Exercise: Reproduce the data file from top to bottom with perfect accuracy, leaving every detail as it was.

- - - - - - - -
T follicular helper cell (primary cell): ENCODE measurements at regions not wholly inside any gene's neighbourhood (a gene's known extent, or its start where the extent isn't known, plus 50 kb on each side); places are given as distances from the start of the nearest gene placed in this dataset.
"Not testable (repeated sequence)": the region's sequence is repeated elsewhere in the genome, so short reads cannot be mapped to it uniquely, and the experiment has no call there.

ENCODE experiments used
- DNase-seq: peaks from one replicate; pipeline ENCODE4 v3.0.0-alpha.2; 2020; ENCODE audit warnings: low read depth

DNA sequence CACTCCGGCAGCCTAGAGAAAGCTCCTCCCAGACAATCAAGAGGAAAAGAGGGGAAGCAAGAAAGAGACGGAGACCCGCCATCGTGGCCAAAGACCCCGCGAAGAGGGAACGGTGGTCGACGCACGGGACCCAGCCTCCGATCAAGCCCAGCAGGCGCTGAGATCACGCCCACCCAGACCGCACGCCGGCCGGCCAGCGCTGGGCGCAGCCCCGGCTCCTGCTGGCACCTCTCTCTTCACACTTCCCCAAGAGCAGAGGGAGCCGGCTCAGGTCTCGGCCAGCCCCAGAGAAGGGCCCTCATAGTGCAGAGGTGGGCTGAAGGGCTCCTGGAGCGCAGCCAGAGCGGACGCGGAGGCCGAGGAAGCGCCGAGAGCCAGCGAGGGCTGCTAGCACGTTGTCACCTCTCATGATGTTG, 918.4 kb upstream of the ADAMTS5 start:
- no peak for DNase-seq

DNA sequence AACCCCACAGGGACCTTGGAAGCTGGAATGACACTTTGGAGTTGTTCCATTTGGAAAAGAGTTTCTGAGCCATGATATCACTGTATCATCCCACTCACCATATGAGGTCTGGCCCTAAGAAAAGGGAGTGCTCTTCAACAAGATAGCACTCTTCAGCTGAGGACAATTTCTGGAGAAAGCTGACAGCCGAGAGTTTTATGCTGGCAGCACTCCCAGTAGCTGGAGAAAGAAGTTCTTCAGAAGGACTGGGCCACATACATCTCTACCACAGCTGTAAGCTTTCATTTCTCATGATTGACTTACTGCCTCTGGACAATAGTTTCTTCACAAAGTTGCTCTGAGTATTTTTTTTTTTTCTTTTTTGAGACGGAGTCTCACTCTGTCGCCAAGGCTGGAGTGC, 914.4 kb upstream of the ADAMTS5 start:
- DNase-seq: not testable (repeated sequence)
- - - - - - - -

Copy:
T follicular helper cell (primary cell): ENCODE measurements at regions not wholly inside any gene's neighbourhood (a gene's known extent, or its start where the extent isn't known, plus 50 kb on each side); places are given as distances from the start of the nearest gene placed in this dataset.
"Not testable (repeated sequence)": the region's sequence is repeated elsewhere in the genome, so short reads cannot be mapped to it uniquely, and the experiment has no call there.

ENCODE experiments used
- DNase-seq: peaks from one replicate; pipeline ENCODE4 v3.0.0-alpha.2; 2020; ENCODE audit warnings: low read depth

DNA sequence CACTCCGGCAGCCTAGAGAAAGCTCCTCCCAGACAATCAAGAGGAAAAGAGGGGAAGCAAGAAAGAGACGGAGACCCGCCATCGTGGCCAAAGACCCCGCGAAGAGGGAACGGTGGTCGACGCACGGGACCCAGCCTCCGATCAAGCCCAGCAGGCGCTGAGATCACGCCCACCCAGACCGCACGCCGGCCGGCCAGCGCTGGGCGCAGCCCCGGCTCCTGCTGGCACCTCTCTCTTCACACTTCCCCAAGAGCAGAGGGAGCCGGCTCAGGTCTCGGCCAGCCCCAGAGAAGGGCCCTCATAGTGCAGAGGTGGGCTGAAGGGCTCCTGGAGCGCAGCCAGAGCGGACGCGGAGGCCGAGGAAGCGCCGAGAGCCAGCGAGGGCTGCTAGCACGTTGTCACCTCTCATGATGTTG, 918.4 kb upstream of the ADAMTS5 start:
- no peak for DNase-seq

DNA sequence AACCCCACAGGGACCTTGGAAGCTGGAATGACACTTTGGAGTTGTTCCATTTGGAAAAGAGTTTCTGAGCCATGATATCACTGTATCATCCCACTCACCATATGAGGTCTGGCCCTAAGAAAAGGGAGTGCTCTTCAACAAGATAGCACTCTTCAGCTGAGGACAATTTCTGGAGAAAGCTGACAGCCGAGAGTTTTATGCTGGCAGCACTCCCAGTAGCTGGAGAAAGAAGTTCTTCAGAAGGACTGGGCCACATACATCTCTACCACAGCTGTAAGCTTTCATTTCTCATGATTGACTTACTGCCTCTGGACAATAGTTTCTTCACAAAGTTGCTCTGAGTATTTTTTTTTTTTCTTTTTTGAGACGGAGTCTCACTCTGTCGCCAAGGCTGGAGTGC, 914.4 kb upstream of the ADAMTS5 start:
- DNase-seq: not testable (repeated sequence)